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Support systems for new activities in rural areas

Part 2 - Individual services
External specialist support



Introduction
How to use this guide & Table of Contents

 

The lack of access to high-level specialist
advice can be a major obstacle for rural
entrepreneurs. However, LEADER groups
vary considerably in the importance they
attach to this problem (1).

 

Common problems and bottlenecks Recommendations and guidelines
  • In some countries, high-quality external specialists are not available or are simply not known in many rural areas.
  • Sharing information on outside experts is one of the ways in which LEADER groups can cooperate at regional, national and even transnational levels.
  • The support available is often too general, theoretical and academic to be of practical use.
  • Rates charged by consultants should reflect their access to accumulated and live information. It may be cheaper to pay more for first-class information than less to learn what you already know.
  • The cost of external consultants is often exorbitant compared to the budgets available.
  • It can be useful to set aside a budget for contracting in outside consultants (2).
  • The organisation of a "talent pool" can serve to meet the needs of both general advice and specific training (3).
    Using "business angels", retired businessmen who charge between a quarter and a third of the cost of normal consultants, is also very practical, and is becoming more and more common in Europe.
  • Students, other trainees, even local residents can also be used to reduce the costs of external field work.
  • Bad experiences in the past mean that local development workers try to be a "jack of all trades" and end up advising on matters of which they have little genuine knowledge.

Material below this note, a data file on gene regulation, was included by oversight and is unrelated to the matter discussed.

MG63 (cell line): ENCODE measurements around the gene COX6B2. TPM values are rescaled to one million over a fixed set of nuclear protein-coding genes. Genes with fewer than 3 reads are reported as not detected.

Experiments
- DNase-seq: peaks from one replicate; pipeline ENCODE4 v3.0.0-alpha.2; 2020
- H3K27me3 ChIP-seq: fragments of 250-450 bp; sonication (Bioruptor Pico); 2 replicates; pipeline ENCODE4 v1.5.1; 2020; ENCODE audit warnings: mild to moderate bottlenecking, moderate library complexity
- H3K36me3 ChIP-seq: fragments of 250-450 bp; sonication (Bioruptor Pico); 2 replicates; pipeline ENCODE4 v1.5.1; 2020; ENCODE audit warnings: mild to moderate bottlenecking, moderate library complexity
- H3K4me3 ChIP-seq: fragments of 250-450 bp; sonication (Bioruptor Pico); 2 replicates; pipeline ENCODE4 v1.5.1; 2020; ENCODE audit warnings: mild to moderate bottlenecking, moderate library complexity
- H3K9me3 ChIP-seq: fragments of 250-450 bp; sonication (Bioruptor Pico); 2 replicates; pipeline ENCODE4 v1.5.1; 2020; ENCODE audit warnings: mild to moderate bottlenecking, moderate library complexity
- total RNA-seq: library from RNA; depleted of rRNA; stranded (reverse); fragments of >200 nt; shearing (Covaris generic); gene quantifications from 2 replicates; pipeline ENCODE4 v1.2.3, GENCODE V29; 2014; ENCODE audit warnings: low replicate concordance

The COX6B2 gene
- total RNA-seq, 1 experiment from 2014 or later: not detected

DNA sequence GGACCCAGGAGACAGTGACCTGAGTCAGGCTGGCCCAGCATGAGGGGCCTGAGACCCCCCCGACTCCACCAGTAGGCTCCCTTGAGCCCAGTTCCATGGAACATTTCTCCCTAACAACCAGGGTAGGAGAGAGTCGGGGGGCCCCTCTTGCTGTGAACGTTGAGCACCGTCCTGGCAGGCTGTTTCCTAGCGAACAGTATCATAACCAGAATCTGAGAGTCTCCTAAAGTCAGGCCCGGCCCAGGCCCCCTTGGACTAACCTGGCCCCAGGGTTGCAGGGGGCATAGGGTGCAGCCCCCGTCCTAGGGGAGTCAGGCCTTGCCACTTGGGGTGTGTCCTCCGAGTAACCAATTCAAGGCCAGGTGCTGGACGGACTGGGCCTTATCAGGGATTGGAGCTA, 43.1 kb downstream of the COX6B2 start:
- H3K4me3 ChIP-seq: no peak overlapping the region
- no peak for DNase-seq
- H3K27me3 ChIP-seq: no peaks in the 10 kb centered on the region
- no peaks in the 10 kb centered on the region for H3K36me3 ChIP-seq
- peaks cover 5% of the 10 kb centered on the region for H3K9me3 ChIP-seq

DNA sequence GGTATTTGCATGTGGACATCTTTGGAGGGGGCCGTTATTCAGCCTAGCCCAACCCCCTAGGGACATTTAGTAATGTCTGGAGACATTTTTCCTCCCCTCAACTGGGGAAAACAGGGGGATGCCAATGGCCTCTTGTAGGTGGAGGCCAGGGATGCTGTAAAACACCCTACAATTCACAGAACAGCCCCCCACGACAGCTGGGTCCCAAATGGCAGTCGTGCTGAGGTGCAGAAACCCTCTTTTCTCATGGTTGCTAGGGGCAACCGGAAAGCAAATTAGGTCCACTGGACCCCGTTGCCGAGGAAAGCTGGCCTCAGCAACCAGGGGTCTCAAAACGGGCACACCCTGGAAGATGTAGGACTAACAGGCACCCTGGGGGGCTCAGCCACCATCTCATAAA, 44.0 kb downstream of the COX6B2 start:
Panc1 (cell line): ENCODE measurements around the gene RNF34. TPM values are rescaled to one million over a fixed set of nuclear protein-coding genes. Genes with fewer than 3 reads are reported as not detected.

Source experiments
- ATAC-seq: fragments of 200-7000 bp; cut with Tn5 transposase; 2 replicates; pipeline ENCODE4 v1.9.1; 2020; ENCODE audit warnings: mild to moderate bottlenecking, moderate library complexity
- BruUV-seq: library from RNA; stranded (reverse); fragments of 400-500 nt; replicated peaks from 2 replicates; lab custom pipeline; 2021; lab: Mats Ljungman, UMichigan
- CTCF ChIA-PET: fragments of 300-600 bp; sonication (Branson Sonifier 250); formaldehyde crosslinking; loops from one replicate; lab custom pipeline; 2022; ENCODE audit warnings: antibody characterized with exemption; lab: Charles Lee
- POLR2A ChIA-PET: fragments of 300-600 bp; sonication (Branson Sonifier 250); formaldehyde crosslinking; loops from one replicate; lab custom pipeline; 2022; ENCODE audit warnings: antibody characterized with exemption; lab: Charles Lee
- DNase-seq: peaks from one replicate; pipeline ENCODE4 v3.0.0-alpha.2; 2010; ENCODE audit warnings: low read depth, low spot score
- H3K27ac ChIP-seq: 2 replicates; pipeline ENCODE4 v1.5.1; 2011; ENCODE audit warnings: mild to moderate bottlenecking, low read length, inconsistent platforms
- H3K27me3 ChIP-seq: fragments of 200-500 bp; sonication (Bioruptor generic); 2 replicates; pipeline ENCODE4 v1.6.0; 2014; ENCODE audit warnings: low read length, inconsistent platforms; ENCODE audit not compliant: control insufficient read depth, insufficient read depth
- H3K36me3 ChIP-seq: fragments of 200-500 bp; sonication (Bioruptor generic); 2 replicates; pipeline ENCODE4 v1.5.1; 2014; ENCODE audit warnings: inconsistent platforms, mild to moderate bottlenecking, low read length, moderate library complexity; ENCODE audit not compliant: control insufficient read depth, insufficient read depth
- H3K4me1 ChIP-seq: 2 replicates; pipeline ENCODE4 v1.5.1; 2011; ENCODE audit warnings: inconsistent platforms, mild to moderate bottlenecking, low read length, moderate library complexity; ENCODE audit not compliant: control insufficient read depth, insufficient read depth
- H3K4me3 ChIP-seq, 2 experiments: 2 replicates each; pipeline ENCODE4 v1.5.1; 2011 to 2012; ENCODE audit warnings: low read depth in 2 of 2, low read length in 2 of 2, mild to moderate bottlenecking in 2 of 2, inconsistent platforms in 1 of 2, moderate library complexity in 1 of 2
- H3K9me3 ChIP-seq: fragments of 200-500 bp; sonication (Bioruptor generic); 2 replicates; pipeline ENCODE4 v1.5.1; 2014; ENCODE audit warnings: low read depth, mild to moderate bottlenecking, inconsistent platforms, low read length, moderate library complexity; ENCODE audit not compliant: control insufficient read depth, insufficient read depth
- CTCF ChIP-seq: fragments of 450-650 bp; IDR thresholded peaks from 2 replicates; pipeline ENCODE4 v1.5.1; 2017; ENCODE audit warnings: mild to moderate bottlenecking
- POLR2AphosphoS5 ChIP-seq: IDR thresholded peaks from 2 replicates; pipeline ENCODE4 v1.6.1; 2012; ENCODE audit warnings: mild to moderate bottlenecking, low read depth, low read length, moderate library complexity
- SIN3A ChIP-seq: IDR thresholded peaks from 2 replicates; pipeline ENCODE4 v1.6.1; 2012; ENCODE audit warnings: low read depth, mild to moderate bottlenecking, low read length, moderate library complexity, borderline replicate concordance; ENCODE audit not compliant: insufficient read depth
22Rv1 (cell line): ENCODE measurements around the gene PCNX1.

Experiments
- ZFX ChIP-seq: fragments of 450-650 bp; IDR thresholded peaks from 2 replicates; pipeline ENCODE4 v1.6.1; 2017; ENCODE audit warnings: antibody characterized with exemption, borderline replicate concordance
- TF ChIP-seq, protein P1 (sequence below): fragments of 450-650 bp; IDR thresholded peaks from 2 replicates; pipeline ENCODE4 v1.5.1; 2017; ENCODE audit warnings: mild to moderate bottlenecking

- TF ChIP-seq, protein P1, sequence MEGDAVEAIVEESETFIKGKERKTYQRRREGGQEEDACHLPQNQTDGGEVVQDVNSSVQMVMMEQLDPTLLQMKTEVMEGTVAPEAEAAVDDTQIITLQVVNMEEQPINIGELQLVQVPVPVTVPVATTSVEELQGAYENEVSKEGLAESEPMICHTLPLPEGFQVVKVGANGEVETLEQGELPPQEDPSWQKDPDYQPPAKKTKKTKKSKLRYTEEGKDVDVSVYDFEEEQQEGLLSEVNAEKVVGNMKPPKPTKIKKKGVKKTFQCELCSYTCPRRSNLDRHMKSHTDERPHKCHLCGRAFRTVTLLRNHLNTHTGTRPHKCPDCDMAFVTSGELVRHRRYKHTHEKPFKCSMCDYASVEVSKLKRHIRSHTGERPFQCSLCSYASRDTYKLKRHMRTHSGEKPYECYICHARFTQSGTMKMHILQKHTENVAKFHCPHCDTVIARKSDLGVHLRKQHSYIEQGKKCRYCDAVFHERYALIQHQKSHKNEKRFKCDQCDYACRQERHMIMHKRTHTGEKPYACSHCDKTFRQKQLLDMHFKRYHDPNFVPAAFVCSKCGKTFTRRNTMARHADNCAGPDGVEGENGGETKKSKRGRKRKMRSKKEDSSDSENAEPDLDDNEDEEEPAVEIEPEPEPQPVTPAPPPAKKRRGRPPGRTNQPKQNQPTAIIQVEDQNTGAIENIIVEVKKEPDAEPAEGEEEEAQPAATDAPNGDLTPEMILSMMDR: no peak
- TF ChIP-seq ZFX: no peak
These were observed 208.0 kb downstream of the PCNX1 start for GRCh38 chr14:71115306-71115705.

• The "Methodology guide for evaluating a territory's touristic potential" (LEADER European Observatory / AEIDL, 1997) includes a useful checklist on how to choose and evaluate outside consultants.

(1) In the context of LEADER I in Spain, the proportion of the business plan set aside for carrying out studies and using outside help was limited to 5%. Realising that this work was often too academic or too general, this type of service was incorporated into the running costs of "LAG Operations" in LEADER II, representing a maximum 15% of the total budget of LEADER groups. In some LEADER 5b areas, on the other hand, up to 80% of the LAG's business plan was set aside for "immaterial investments" in the context of LEADER I, concerning design, manufacturing techniques, product marketing and the organisation and setting up in networks of producers and companies.

(2) Business and Innovation Centres (BICs) and other development agencies (the Mission Agro-Alimentaire des Pyrénées, for example) spend between 20- 25% of their total budget on this.

(3) BICs and other agencies use "talent pools": they form of a group of professional consultants with whom beneficial rates are often negotiated. Some LEADER groups use the services of regional development companies or BICs to take advantage of this.
The Galloway LEADER group (United Kingdom) has set up a team of 16 "business angels". The Noordwest Friesland LAG (Netherlands) uses 6 senior consultants who offer their services at very low rates. Tarn-des-Montagnes (France) uses multidisciplinary task forces to deal with product design, marketing and production technology.


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European
Commission

Agriculture
Directorate-General